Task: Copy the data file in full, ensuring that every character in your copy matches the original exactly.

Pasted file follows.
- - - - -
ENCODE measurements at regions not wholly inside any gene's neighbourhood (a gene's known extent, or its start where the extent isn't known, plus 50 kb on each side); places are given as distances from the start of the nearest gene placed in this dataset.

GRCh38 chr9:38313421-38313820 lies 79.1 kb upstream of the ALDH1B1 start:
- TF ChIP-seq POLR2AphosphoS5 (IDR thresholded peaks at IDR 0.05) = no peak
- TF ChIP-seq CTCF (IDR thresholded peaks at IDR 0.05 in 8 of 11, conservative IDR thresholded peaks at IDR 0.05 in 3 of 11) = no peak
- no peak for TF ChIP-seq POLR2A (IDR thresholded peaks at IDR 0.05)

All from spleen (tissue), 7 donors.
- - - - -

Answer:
ENCODE measurements at regions not wholly inside any gene's neighbourhood (a gene's known extent, or its start where the extent isn't known, plus 50 kb on each side); places are given as distances from the start of the nearest gene placed in this dataset.

GRCh38 chr9:38313421-38313820 lies 79.1 kb upstream of the ALDH1B1 start:
- TF ChIP-seq POLR2AphosphoS5 (IDR thresholded peaks at IDR 0.05) = no peak
- TF ChIP-seq CTCF (IDR thresholded peaks at IDR 0.05 in 8 of 11, conservative IDR thresholded peaks at IDR 0.05 in 3 of 11) = no peak
- no peak for TF ChIP-seq POLR2A (IDR thresholded peaks at IDR 0.05)

All from spleen (tissue), 7 donors.